Wednesday, June 1, 2011

F1 2011 Monaco Race - Hamilton's "G-Force" Experience

I've been having a little play with the McLaren telemetry data again, and whilst it's not so hot on the GPS front, we can get an idea of what forces Hamilton experienced as he drove round the circuit (time in the tunnel excepted - it seems to be a telemetry blackspot!)

First of all, a couple of "driver DNA" charts (generated using Gephi) showing gLong ("longitudinal g-force") against the throttle pedal force (rThrottlePedal, first chart) and the brake force (pBrakeF, second chart). In each case, the x axis is distance round the lap (sLap). The gLong force is coloured towards blue for < 0, yellow for 0, towards red for above 0 and the node size is proportional to throttle or brake reading as appropriate.


In the case of the throttle (above), we see that when the throttle is full on, Hamilton experiences a positive lateral force.

In the case of the brake, below, we see a significant negative lateral gForce when the brake is applied (the driver is pushed forwards).


UPDATE: I oops'ed in generating the data file I used to create the above driver DNA charts - I was suppressing data where there was no GPS co-ordinates available. Here are the charts with the missing data included...

First, the throttle:


And the brake:


We can look at this more closely by plotting the lateral and longitudinal forces against the brake and throttle levels.

One of the most noticeable affects is when Hamilton brakes - this is when we get the negative longitudinal "g-force":

Also note that Hamilton doesn't tend to brake hard when actually going round a corner (i.e. when experiencing a lateral "g-force") [plot(gLong~sLap,data=HAMfull_mco_2011,main="F1 2011 Monaco - HAM Telemetry")]:

How about the throttle? One thing that jumps out here is that the throttle isn't applied so much under heavy retardation (as we might expect!) [plot(gLat~pBrakeF,data=HAMfull_mco_2011,main="F1 2011 Monaco - HAM Telemetry")]

Cornering doesn't prevent Hamilton using the throttle though (although we also see there are plenty of occasions when Hamilton lifts off the throttle too...) [plot(gLat~rThrottlePedal,data=HAMfull_mco_2011,main="F1 2011 Monaco - HAM Telemetry")]:

Here's a plot of gLat vs gLong: might different circuits give a different signature? [plot(gLat~gLong,data=HAMfull_mco_2011,main="F1 2011 Monaco - HAM Telemetry")]

And finally, brake versus throttle [plot(pBrakeF~rThrottlePedal,data=HAMfull_mco_2011,main="F1 2011 Monaco - HAM Telemetry")]:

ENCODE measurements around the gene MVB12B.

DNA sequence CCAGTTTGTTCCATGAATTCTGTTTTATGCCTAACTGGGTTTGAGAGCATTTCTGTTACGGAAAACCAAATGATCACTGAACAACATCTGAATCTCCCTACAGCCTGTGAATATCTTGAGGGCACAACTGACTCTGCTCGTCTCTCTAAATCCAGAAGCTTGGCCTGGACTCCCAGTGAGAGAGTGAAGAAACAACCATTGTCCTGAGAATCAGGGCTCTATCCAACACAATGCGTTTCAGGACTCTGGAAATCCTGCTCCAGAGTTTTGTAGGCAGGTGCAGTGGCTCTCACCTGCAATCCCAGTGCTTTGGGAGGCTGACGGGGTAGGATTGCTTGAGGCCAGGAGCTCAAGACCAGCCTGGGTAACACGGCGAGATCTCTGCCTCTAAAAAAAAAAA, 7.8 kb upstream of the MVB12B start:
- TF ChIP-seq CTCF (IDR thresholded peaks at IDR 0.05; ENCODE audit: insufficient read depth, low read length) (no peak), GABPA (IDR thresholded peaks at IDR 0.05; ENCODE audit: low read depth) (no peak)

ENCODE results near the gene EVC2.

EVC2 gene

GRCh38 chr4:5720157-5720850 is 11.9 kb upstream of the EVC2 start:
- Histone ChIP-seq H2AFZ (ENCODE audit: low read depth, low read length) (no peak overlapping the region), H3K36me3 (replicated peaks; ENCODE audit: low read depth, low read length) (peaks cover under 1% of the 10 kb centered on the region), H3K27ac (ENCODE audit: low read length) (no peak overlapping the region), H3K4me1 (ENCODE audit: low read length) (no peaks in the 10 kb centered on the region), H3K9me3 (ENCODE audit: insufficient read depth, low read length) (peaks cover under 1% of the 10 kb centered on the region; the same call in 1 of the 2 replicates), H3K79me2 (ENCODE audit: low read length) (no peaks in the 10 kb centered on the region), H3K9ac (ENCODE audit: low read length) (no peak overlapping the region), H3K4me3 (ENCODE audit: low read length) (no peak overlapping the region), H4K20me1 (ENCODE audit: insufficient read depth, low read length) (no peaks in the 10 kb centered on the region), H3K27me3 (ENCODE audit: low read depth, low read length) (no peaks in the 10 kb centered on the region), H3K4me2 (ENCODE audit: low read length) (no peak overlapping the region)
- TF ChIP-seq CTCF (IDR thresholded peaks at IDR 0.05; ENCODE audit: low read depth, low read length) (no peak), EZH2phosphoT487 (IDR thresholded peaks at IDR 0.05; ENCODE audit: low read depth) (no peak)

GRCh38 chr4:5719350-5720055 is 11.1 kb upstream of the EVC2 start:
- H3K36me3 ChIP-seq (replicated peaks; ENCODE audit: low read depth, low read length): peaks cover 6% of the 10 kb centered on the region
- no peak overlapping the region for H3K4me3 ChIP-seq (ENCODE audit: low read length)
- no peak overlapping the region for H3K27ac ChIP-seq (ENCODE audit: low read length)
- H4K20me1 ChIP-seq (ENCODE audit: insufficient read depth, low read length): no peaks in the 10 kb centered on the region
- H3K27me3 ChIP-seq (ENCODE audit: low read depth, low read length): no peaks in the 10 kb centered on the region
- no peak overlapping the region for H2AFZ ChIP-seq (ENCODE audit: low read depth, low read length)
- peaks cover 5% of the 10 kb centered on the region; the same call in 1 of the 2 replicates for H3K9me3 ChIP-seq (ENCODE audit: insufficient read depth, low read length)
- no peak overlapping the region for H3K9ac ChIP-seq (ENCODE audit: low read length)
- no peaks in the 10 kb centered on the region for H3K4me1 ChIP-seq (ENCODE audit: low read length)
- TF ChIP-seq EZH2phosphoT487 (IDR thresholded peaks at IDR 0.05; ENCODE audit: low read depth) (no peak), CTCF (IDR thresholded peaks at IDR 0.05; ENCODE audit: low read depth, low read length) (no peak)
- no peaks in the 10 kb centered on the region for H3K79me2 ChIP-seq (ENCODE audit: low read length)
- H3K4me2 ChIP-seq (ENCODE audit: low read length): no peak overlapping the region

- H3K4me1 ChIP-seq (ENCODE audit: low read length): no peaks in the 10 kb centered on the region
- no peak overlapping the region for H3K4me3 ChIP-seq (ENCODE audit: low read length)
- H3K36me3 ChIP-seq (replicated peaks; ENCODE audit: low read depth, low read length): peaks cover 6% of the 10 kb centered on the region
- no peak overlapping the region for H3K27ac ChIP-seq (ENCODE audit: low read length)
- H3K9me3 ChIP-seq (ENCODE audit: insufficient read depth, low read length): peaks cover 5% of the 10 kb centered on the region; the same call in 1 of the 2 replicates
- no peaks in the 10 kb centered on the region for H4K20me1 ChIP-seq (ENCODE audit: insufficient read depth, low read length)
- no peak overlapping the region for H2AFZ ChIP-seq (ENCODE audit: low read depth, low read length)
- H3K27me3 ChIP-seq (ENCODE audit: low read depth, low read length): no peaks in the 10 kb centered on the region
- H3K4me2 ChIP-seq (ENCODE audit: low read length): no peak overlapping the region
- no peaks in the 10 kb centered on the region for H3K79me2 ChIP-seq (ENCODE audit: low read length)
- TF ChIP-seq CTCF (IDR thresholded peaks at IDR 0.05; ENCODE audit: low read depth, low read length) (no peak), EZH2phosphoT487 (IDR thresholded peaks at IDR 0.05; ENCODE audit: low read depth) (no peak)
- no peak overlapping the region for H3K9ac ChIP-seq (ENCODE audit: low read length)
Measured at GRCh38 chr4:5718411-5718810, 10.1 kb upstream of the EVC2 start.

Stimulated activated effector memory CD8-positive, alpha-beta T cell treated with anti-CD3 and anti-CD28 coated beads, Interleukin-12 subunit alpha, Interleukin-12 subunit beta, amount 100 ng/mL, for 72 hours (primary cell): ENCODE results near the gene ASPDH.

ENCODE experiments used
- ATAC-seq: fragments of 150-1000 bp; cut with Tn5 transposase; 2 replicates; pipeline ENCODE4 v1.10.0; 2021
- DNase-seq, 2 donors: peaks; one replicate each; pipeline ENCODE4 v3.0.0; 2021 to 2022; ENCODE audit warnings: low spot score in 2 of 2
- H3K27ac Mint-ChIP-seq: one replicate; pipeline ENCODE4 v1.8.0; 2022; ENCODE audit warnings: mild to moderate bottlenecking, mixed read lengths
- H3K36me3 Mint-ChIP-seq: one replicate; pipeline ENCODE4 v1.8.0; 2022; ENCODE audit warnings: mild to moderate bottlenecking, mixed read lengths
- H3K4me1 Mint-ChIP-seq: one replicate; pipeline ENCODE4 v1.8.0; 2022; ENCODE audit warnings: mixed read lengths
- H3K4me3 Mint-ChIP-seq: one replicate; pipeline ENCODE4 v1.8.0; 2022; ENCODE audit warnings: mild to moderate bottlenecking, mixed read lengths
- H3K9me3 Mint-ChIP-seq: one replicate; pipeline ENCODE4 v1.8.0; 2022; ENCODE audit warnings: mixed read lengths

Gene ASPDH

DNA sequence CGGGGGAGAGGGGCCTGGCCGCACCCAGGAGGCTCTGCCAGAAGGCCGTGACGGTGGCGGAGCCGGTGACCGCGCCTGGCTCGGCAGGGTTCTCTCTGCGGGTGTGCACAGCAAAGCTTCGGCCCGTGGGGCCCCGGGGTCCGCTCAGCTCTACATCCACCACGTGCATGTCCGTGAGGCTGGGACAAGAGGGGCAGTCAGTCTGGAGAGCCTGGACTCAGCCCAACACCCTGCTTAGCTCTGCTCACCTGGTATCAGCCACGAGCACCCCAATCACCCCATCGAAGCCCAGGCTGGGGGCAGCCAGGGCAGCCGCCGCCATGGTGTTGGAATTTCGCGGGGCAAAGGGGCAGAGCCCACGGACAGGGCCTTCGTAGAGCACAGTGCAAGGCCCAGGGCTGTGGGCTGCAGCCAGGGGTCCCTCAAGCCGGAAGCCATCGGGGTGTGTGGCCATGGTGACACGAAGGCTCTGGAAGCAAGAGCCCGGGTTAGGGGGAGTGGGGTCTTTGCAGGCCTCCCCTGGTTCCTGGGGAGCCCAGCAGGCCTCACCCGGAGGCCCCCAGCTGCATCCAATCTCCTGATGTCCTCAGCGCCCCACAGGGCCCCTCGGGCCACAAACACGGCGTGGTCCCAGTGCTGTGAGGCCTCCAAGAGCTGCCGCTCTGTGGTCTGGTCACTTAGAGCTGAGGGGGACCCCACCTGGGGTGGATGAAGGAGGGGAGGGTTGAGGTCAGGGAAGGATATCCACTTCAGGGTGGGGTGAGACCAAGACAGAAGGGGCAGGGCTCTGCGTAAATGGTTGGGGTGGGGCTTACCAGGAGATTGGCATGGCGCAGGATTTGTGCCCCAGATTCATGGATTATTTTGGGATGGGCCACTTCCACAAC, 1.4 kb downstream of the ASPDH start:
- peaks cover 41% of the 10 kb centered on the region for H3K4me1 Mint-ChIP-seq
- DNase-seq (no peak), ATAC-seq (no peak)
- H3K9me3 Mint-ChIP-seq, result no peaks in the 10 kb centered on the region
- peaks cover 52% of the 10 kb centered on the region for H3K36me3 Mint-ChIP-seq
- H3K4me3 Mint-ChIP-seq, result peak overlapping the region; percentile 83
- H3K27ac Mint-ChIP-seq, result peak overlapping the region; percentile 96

Note how much time is spent on the throttle with no brake, or brake with no throttle, although there are times when throttle and brake are applied. Again, I wonder if different circuits might have slightly different signatures?

So: what do you learn from those charts?

Data is grabbed from the McLaren F1 Live Dashboard during the race and is Copyright (©) McLaren Marketing Ltd 2011 (I think? Or possibly Vodafone McLaren Mercedes F1 2011(?)). Last year, I think that speed, throttle and brake data were sponsored by Vodafone; I'm not sure how it stands this year.
As ever, thanks to @bencc for grabbing the data.


  1. Interesting stuff as always Tony.

    I don't know how aware you are of racing theory about braking and cornering etc but the traditional way a racing diver is taught to corner is very different to how "we" normally drive - the theory being that you want to exit the corner accelerating, you want to be on the limit of sideways grip thru a corner, and you don't want to upset this last item by transferring the balance from the front to the rear wheels mid-corner, so you're taught to brake in a straight line to BELOW the speed required, then as you first turn into the corner, you apply the throttle gently (ie at the beginning of the corner), and then apply more throttle as you progress thru the corner, to keep the weight balance consistent (the so-called "Slow In, Fast Out" technique).

    Now the hallmark of many great drivers (Alain Prost perhaps most famously) is their noted ability to buck this practice, to continue to brake during the turn in to the corner (thus entering faster and not slowing as much etc) and change from brake to throttle mid corner but then to cope with the resultant weight transfer from front to rear tyres without having to slow too much, and then still exit the corner at the same speed as people who slowed more (this tends to necessitate taking a different line thru corners too of course).